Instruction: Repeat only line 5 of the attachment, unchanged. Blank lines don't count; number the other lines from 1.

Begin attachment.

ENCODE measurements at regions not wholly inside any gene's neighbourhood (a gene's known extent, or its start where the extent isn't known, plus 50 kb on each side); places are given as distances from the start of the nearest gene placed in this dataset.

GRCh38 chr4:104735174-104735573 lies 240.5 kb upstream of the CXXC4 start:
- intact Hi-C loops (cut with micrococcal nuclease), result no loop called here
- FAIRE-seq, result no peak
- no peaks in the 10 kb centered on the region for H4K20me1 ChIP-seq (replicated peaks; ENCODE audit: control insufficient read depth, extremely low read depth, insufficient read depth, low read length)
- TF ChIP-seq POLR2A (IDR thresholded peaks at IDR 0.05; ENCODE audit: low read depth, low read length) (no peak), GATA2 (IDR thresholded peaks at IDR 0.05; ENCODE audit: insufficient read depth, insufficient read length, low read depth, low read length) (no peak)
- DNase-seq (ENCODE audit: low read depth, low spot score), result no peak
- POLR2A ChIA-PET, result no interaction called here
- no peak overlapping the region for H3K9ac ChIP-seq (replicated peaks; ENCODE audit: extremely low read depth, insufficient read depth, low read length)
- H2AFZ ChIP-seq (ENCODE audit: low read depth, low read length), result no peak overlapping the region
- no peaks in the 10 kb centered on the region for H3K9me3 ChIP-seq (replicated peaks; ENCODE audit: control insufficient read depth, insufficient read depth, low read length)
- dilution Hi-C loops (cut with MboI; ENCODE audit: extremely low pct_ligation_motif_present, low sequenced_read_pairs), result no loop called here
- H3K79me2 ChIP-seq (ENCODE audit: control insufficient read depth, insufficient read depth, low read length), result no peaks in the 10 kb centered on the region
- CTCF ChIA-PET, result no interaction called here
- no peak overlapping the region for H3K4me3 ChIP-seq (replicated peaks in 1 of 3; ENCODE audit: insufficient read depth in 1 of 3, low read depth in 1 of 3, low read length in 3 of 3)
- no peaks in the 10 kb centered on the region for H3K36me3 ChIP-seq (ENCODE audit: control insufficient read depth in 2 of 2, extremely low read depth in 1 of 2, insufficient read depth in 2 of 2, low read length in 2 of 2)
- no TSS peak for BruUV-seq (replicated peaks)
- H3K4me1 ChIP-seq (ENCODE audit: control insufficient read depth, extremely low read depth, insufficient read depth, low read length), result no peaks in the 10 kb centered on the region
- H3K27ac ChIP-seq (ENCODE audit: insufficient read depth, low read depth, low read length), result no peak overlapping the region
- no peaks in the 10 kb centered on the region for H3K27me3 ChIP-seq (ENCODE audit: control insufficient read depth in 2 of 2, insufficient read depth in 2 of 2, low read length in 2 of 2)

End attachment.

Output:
- no peaks in the 10 kb centered on the region for H4K20me1 ChIP-seq (replicated peaks; ENCODE audit: control insufficient read depth, extremely low read depth, insufficient read depth, low read length)